Last week took Sifted to new heights.
We took a ride in the ‘Roocopter’.
Deliveroo’s “very own helicopter”, which flew several lucky Londoners “soaring above the city skyscape” while they feasted on “a delicious takeaway” from (one of) the city’s favourite food delivery apps.
Want to bag a seat on our roocopter this Friday? ?
Keep an eye on the skies – if you spot our teal helicopter, take a snap and tweet it with #roocopter to be in for the chance to enjoy a @wagamama_uk, @Byronhamburgers or @FiveGuysUK lunch 1000ft in the air ?? pic.twitter.com/N7AiZfRhHR
— Deliveroo (@Deliveroo) August 8, 2019
This isn’t a new delivery method. (That would definitely tip Deliveroo’s already challenging operational costs over the edge.) It’s simply another way that Deliveroo is taking our “dining experience to new heights”.
Deliveroo has already trialled jet ski deliveries at the British seaside. It’s also tried out letterbox deliveries in Manchester. And — topping it all — offered “lunch atop a skyscraper”. It insists that these endeavours really, truly aren’t just PR stunts; they’re sincere attempts to probe what new services it can offer customers in its quest to become “the definitive food company”.
But the timing of this latest endeavour might suggest otherwise.
It’s been a busy few weeks for Deliveroo’s competitors in the food delivery market. Just Eat and Takeaway.com agreed to merge, forming a mega player valued at £9bn. Uber Eats announced that it plans to move into delivering groceries. And rumours swirled that both Uber and Deliveroo were eyeing up Spanish delivery startup Glovo for acquisition.
Cue the ‘copter.
The 1,000ft restaurant
London has just one commercial helipad, in Battersea. It’s frequented by the likes of Tom Cruise (a good guy, according to my pilot) and Leonardo Di Caprio — and, now, the 12 chosen journalists and 48 members of the public who were first to sign up for a free ride in the Roocopter.
It’s not a wholly original idea: Uber has been firing up the “Uberchopper” to take punters to high-profile events (for a fee) for several years now.
But the Roocopter is not just any old helicopter; Deliveroo paid for a bright teal “wrap” on its hired vehicle — an extra touch which would not have come cheap (but is great for Instagram), according to the friendly person from The Charter A Group I spoke to on the phone.
In fact, the whole thing would have been a “pretty pricey endeavour,” he confirmed: it’s £2,200 to rent out this particular helicopter per hour, and then there are other costs, like landing fees and pilots on top of that.
But hey, my five companions and I weren’t bothered about any of that; we’d been offered a trip in a helicopter and free lunch, courtesy of some kind venture capitalists, and we were telling everyone we knew about it.
That’s despite the fact that at 12.45pm last Friday, as we took off, a minor flaw in the plan became apparent; helicopter rides are not conducive to munching on takeaway food. There’s limited space, it’s bumpy, and it’s hard to actually appreciate the views while safely navigating food towards your mouth. The dangerously white carpet didn’t stand a chance.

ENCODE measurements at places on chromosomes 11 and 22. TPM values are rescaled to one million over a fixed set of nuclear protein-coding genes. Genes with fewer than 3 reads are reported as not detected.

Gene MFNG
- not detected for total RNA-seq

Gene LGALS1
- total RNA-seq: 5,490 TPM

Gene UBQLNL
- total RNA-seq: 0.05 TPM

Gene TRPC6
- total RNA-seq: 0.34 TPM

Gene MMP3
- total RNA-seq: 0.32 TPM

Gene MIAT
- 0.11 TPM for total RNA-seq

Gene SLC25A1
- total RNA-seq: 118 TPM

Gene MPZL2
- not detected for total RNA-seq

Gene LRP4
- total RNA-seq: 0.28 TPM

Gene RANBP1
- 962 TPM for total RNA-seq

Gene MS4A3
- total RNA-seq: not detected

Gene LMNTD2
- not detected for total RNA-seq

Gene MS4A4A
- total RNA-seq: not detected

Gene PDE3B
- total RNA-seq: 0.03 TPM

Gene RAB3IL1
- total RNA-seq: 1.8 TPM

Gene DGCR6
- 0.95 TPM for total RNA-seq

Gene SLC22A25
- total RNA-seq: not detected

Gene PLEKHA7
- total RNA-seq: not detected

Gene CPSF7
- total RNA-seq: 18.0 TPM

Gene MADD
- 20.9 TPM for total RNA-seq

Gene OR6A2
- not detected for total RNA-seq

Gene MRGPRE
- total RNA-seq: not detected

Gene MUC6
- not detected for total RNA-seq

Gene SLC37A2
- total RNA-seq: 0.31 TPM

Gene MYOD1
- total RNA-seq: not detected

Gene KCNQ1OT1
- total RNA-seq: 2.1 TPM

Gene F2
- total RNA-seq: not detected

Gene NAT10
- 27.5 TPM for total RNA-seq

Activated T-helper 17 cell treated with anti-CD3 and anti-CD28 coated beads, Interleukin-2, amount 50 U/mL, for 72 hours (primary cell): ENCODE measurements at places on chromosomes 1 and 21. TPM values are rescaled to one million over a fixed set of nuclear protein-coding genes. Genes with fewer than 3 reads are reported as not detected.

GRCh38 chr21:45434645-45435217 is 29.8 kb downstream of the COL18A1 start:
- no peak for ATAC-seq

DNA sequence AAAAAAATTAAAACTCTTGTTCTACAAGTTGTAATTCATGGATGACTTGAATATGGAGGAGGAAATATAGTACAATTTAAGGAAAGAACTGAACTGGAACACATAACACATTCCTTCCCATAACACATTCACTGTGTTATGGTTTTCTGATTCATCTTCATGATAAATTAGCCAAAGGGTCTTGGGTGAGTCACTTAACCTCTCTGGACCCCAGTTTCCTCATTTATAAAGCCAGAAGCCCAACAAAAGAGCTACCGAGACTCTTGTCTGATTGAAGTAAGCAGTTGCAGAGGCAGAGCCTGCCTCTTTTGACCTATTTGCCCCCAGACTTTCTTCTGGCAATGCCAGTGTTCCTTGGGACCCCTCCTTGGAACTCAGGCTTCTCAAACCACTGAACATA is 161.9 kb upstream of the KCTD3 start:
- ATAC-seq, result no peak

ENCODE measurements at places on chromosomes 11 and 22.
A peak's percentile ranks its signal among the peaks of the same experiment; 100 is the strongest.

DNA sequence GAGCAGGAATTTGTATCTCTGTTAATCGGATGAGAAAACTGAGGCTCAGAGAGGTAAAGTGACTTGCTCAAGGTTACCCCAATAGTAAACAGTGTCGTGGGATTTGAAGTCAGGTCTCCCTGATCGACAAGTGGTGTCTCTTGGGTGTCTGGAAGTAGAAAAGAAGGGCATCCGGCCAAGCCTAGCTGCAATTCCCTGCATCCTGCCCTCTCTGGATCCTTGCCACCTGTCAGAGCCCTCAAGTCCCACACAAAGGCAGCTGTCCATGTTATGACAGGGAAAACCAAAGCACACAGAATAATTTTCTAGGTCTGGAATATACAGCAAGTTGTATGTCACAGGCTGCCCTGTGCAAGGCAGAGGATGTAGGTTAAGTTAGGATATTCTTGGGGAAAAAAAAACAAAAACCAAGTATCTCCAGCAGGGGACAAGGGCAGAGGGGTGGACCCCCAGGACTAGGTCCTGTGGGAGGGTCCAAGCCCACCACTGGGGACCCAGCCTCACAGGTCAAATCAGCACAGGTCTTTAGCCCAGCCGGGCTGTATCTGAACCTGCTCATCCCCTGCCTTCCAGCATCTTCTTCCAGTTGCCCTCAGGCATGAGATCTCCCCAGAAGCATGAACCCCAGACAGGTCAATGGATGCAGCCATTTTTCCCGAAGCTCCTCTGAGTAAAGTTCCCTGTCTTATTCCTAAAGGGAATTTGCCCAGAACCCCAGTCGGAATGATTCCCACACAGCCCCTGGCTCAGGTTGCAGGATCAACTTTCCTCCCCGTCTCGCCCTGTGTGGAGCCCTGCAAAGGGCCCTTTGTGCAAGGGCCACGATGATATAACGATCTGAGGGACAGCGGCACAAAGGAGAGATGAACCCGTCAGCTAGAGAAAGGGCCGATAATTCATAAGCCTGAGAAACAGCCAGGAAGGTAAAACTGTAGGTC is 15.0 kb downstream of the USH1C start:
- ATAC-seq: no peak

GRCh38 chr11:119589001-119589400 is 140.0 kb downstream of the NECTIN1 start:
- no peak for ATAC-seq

So none of us bothered. We took selfies instead.
What’s the point?
Deliveroo spends a fortune on marketing. It has to fight with the likes of Uber Eats and Just Eat to get the top spot on Google when someone searches for “takeaway”. It runs regular ad campaigns on transport systems and billboards, launched TV ads in the UK for the first time earlier this year, and has also dabbled in radio campaigns. It reportedly spent £10m on media in 2018; the company as a whole lost £185m in 2017.
But the pie all these companies are fighting over is a big one: the food delivery and takeout market in the UK alone was worth £4.2bn in 2018. In Europe, 154m people use these services — and the trend is ever upwards.
It’s this market potential which has fuelled seemingly never-ending investment into the sector from venture capitalists. In May, Deliveroo raised $575m (subject to the UK competition authority approving Amazon’s contribution to the round), taking total investment into the loss-making six-year-old business up to $1.5bn.
That’s good news for the takeaway fans of Europe; more VC cash means more subsidised orders, more locations served by Deliveroo — and more free helicopter rides.
I guess when Amazon is happy to plonk several hundred million into your venture, £100,000 or so spent on a helicopter stunt for several dozen journalists and everyday punters probably seems fairly insignificant.
There’s a chance that it might even pay off. The Roocopter has made headlines in some national newspapers. The story is likely to be read, or seen on social media, by several thousand people who live in the smaller towns and cities across the UK which Deliveroo is currently expanding into. As a result, they might just download the app for the first time — and become lifetime users.
As for this vegetarian journalist, who loves cooking, hates packaging waste and is fundamentally frugal, I might be a little harder to win over. But then again, I have written this column…